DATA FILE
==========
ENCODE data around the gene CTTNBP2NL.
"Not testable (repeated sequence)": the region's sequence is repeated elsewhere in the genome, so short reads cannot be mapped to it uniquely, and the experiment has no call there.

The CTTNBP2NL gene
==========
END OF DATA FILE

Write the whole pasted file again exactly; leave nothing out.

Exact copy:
ENCODE data around the gene CTTNBP2NL.
"Not testable (repeated sequence)": the region's sequence is repeated elsewhere in the genome, so short reads cannot be mapped to it uniquely, and the experiment has no call there.

The CTTNBP2NL gene